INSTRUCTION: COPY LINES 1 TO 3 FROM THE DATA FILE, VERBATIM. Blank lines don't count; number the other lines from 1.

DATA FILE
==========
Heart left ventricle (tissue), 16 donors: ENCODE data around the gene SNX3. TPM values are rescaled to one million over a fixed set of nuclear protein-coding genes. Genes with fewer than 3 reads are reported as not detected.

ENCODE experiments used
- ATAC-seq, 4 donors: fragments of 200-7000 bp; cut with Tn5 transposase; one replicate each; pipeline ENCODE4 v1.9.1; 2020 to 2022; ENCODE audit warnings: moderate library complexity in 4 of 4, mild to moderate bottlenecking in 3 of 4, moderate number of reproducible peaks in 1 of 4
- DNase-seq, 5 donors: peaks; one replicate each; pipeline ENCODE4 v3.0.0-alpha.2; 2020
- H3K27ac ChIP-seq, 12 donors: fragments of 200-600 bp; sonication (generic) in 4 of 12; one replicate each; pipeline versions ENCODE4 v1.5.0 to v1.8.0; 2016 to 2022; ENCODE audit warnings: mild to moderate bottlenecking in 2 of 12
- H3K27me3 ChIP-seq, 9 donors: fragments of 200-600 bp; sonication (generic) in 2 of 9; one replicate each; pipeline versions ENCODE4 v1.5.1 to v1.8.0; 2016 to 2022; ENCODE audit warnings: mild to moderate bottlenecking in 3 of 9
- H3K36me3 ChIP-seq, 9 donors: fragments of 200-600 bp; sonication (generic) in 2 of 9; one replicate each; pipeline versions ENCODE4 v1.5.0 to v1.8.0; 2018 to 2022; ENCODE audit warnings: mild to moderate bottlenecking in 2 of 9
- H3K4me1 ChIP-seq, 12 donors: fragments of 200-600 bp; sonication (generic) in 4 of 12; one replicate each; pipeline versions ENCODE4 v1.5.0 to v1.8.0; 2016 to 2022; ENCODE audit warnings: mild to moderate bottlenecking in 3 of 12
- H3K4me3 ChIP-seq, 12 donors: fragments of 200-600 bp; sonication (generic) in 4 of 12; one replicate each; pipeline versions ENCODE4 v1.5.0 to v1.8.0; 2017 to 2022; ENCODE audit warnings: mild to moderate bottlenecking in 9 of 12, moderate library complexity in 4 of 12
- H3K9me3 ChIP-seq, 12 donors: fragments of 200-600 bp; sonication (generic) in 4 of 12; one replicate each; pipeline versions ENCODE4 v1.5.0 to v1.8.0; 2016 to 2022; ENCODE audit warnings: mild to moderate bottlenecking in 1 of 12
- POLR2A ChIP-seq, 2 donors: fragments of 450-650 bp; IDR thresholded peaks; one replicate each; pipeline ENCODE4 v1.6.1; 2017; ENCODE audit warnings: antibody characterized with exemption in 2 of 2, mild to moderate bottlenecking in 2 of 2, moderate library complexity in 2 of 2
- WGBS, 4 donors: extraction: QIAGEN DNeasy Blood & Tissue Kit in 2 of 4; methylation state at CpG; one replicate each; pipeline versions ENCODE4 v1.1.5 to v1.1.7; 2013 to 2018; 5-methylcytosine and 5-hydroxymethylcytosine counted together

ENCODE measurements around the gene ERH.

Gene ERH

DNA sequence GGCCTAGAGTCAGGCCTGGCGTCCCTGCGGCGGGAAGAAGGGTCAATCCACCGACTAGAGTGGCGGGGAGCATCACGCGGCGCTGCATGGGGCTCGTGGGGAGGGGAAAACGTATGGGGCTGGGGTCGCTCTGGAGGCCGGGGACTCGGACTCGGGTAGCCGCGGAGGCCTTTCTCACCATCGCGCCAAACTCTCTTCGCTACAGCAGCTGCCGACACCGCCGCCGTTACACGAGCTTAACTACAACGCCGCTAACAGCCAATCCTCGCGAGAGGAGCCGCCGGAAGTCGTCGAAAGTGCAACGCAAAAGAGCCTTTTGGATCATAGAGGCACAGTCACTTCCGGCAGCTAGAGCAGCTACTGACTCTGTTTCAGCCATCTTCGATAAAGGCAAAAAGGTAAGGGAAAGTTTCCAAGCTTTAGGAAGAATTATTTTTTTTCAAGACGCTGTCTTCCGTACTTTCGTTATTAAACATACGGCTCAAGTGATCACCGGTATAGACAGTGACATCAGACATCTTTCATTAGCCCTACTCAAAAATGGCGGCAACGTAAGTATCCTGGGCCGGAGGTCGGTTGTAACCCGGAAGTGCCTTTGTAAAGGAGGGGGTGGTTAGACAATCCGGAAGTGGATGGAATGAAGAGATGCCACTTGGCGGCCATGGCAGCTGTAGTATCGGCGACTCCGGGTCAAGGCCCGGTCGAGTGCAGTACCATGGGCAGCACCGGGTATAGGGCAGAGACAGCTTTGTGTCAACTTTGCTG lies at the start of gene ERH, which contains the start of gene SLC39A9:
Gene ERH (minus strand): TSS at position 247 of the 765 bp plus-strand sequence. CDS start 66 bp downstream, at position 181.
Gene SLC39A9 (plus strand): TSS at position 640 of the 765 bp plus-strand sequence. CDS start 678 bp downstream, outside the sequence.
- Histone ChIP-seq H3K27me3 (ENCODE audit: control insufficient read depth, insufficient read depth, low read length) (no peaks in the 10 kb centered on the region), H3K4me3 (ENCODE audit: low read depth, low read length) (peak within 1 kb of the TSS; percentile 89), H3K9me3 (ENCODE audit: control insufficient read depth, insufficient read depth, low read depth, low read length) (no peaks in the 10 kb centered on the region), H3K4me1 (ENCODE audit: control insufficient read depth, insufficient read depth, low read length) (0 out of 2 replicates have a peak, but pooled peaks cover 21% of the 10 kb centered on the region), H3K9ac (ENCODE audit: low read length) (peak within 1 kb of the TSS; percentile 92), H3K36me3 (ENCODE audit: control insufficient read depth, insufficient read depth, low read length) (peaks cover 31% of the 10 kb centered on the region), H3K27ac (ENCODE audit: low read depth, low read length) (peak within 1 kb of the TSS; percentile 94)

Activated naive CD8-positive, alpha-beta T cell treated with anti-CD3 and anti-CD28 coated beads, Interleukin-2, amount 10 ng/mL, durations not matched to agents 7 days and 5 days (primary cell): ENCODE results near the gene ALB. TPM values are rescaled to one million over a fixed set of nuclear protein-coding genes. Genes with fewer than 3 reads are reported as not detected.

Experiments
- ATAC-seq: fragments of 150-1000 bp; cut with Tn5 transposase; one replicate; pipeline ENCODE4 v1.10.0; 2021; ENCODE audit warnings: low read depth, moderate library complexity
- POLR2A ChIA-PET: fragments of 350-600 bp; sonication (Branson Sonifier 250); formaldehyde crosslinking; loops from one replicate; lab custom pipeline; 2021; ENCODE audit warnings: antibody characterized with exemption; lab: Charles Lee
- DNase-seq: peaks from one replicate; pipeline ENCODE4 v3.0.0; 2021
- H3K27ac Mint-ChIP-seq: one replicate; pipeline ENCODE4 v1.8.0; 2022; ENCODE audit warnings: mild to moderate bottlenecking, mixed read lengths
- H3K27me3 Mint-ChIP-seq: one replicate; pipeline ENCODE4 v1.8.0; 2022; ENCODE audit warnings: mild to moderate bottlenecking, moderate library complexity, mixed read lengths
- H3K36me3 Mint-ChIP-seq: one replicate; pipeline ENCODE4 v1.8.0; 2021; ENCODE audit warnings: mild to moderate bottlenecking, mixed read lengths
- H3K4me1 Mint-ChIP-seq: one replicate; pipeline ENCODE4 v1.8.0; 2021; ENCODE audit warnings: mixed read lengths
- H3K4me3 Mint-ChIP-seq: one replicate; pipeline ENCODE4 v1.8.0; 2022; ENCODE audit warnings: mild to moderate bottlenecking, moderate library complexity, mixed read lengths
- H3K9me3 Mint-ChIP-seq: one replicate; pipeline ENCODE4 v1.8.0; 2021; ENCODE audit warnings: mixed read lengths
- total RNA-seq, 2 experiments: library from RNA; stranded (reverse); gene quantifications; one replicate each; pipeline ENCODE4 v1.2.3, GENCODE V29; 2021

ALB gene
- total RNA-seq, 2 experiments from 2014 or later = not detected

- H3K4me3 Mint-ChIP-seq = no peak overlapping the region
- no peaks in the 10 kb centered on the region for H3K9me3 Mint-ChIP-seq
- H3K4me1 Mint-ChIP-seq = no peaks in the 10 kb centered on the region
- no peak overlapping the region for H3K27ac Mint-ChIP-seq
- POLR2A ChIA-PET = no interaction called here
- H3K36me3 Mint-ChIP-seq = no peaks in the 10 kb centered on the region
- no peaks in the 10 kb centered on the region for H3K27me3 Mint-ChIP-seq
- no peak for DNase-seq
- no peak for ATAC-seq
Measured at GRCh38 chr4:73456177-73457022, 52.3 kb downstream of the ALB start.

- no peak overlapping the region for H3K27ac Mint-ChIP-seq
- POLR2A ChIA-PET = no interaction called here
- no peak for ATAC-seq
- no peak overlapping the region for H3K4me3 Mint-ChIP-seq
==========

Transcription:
Heart left ventricle (tissue), 16 donors: ENCODE data around the gene SNX3. TPM values are rescaled to one million over a fixed set of nuclear protein-coding genes. Genes with fewer than 3 reads are reported as not detected.

ENCODE experiments used
- ATAC-seq, 4 donors: fragments of 200-7000 bp; cut with Tn5 transposase; one replicate each; pipeline ENCODE4 v1.9.1; 2020 to 2022; ENCODE audit warnings: moderate library complexity in 4 of 4, mild to moderate bottlenecking in 3 of 4, moderate number of reproducible peaks in 1 of 4